Second, the war context. I don’t know about you, but I had the impression William Shakespeare’s geniality involves the fact that his judgment  is above the average artist’s when it comes to deciding how much attention war context  should get in his play about love and jealousy. Arrigo Boito, for example, who was a rather talented person (for example, instead of messing with other people’s operas, he decided to compose his own) opted for respecting the proportion established by Shakespeare when he wrote this libretto for Verdi. Mr. Kriegenburg, on the other hand, begs to differ. The story is set in some sort of refugee shelter, where Otello has distinguished himself in bravery by… by supervising displaced persons. And Iago envies this job to the point of making compatriots die. Gosh, that’s being really mean. The sceneries are literally the poor man’s version of a Tokyo capsule hotel. So basically we have lots of displaced persons living in these wallless capsules (with their individual tv sets, of course) in the middle of which Otello has an old-style solid wood desk and a set of leather chairs. Plus, they have lots of scotch whisky, which they drink before the eyes of the displaced persons. And there is this Desdemona woman with her party-dress and high heels who basically fondles other people’s children. When Otello throws her to the ground, these people who have no food, no medicine, no housing, no privacy are collectively flabbergasted with her marital problems. Do I need to write more? Do I need to comment on the third axis?

Replacing an ailing Paolo Carignani, Patrick Summers did not do much for helping the credibility issue. Although the house orchestra proved to be in very good shape, producing some wild sounds in the opening scene and expressive solos (including from brass instruments) throughout, the overall impression was of heaviness and dullness. The lack of structural and polyphonic clarity made the score purposeless and built up for no atmosphere. The Otello/Desdemona duet was quite unaffecting, Sì, pel ciel really tame, the complex in the end of act III awkward and the closing scene rather matter-of-fact.

The singers are not entirely innocent of the lack of affection. Outstanding in this cast, Anja Harteros produced the most ethereal high mezza voce in the market and never showed herself less than musicianly, but she did not seem to believe herself in her Desdemona. She did not master this special blend of angelic and glamourous that singers like Renata Tebaldi, Katia Ricciarelli and Mirella Freni could produce in this role by sheer tonal poise, eloquent diction and knowledge of inflection. I might be pressing the same key, but I really do not understand why Harteros is so keen on Italian repertoire, when her strengths are all of them in German roles. Zeljko Lucic is far more idiomatic and his voice is extremely pleasant and secure, if not really incisive as the dictionary definition of Verdi baritone’s. He is also too soft in personality for such a bad-guy role. In any case, it is always good to have someone in the right stylistic context. As for José Cura, after all these years, one must admit that he does have the elements of a tenore di forza in him. If they do not make into a coherent whole, that has probably to do with his technical irregularity. It seems that he has a different placement for every note determined exclusively by necessity of survival. In the process, note values and occasionally pitch are the main victims. Sometimes I could barely understand what he was singing. If I have to say something positive about him, it would be that his macho approach works well in this role and that, in spite of the irregularity, when he has operational space for that, he tries to inject some life in his lines, to soften his tone etc. Dio! mi potevi scagliar, for example, was one moment when everything seemed to concur to an expressive performance.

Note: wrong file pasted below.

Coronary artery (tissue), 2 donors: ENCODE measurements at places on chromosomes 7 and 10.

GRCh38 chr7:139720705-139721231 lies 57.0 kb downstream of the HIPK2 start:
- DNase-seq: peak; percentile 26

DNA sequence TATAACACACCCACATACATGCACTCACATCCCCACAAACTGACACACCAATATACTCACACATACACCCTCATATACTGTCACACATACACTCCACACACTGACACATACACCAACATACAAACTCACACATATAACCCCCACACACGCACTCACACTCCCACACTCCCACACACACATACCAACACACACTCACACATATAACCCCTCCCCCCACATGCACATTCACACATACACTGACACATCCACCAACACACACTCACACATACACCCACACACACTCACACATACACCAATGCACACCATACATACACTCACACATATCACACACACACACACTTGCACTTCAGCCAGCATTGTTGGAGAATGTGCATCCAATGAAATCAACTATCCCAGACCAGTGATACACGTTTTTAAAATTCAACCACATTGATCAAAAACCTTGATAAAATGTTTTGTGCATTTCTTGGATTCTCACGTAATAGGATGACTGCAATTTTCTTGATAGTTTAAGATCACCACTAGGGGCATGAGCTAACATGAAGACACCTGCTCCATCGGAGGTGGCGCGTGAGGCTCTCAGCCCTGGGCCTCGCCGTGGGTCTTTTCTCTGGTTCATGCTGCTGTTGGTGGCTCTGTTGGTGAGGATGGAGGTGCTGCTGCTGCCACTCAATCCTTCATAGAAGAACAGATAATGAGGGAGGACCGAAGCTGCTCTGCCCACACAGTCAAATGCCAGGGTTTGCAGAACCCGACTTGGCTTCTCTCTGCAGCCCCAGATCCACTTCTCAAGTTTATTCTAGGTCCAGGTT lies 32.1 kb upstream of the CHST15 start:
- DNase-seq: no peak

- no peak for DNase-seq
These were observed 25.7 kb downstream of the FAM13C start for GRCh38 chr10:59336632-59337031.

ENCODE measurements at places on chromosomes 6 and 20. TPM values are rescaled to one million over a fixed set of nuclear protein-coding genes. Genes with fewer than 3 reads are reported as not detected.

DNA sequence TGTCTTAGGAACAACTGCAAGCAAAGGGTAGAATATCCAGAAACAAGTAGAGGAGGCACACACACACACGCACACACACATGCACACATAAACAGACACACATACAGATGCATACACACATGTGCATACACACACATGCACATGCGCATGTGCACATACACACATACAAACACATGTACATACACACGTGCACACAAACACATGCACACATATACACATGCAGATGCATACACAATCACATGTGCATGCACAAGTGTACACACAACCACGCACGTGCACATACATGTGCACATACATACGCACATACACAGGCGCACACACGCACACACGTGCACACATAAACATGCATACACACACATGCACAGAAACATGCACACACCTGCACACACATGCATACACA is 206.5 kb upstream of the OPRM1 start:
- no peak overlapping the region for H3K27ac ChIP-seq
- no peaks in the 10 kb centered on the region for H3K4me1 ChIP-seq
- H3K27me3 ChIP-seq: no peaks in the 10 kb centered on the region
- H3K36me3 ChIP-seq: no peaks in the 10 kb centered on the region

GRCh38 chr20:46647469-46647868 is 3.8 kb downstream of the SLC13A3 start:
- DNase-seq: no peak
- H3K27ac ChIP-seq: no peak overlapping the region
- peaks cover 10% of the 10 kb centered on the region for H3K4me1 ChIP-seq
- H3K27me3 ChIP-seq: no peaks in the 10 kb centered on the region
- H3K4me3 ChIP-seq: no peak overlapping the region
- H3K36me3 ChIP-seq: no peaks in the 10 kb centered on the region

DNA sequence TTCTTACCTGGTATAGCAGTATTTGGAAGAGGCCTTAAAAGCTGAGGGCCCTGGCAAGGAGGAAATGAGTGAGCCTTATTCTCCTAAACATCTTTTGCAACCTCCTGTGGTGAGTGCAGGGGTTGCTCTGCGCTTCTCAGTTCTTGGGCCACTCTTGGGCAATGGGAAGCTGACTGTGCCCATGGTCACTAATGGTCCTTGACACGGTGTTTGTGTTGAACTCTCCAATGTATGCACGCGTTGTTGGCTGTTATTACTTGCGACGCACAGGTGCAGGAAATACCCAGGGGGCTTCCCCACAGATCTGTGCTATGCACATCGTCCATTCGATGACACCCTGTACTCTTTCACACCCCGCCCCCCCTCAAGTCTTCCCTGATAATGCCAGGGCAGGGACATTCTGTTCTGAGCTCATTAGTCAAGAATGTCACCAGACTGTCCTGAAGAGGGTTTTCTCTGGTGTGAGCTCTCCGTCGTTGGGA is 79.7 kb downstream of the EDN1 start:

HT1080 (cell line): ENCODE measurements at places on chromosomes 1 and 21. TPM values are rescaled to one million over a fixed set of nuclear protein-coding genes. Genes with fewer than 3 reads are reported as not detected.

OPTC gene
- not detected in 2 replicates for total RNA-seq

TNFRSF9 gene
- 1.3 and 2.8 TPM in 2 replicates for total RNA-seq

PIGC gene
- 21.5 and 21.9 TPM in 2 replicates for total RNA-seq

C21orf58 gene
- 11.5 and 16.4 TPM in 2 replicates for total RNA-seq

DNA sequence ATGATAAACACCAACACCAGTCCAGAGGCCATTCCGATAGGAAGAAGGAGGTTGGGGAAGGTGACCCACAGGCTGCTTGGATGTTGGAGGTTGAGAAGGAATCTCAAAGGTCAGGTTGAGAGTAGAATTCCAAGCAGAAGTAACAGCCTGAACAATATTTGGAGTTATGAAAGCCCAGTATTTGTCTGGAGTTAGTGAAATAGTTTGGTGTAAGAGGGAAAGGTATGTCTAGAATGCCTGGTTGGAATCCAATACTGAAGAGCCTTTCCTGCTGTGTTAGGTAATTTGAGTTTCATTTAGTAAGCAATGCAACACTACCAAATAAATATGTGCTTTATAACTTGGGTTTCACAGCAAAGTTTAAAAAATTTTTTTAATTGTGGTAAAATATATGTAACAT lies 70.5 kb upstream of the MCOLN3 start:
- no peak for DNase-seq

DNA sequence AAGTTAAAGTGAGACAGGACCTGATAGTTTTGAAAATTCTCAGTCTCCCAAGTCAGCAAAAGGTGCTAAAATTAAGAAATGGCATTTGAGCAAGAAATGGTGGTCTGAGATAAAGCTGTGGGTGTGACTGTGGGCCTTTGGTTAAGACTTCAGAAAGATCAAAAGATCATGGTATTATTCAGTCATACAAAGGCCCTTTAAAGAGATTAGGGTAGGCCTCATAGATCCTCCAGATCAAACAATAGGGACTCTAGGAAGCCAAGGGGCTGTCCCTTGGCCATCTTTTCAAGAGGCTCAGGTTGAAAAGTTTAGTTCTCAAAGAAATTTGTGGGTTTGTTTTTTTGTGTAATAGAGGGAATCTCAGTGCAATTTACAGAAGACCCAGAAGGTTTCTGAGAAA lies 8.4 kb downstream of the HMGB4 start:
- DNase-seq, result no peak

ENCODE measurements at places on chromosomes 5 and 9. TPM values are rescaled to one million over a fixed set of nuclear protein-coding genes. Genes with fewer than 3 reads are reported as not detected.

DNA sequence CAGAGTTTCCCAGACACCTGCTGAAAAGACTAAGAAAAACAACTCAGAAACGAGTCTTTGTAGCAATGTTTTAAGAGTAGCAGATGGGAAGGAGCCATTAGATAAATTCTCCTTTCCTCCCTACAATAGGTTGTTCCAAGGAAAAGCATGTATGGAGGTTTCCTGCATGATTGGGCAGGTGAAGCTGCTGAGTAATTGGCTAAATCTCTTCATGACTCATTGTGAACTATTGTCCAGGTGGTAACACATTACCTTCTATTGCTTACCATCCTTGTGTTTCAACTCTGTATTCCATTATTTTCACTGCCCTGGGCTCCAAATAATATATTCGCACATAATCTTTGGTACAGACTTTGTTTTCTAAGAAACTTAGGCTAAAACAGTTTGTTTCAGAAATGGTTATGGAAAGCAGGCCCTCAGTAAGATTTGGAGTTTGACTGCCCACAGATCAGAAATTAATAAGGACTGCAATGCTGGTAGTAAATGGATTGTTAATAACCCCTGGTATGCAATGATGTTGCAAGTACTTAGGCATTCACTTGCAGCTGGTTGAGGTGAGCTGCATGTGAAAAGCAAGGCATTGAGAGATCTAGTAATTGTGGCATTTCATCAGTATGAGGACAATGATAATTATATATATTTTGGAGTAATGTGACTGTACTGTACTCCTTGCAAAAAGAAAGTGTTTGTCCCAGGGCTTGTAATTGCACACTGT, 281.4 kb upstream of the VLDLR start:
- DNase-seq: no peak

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Last time I saw Renée Fleming, Johan Botha and Semyon Bychkov together was in 2005 and the opera was R. Strauss’s Daphne. Although the opera this evening was Verdi’s Otello, there was more than a splash of Strauss in the proceedings, which I found quite refreshing, to say the truth.

To start with, Bychkov offered an elegant account of the score, rounding many a sharp angle in Verdi’s writing and producing ripe, dense orchestral sonorities, sometimes at the expense of his singers.

You all know I am not an unconditional admirer of Renée Fleming, but I cannot deny it is a pleasure to hear her in a role entirely convenient to her voice and attitude. She eschewed the ingénue cliché and offered a quasi-Arabellian aristocratic, proud and feminine Desdemona. Not only was her acting finely shaded, but also she was in excellent voice. Except for some mishandling of passaggio in her act II duet with Otello, she sang effortlessly and expressively throughout. Her Willow Song/Ave Maria combo aria excelled in ethereal floating creamy mezza voce and spiritual concentration.

In the title role, Johan Botha does not boast neither a dark nor Italianate sound, but his unusually pleasant Heldentenor filled Verdian phrasing with purity of line and musicianship. At this stage of his career, the role is not a stretch for him and he dealt with difficult tricky passages such as his opening Esultate! quite commendably. Although he lacked the emotional depth and the weight of sound to do full justice to moments such as Sí, pel ciel, he compensated that with sensitive and tonally varied accounts of scenes such as Dio, mi potevi scagliar. A subtle and touching performance.

Carlo Guelfi was more conventionally cast as Iago. Moments such as Credo in un dio crudel showed him operating a bit close to his limits, grey and woolly top notes involved, but his is idiomatic quality is one of his strongest assets. Among the minor roles, Wendy White’s firm-toned vehement Emilia is worthy of mention.

I had not previously seen Elija Moshinsky’s rather generalized if inoffensive production, but the costume designer deserves praises for the costumes created for Johan Botha.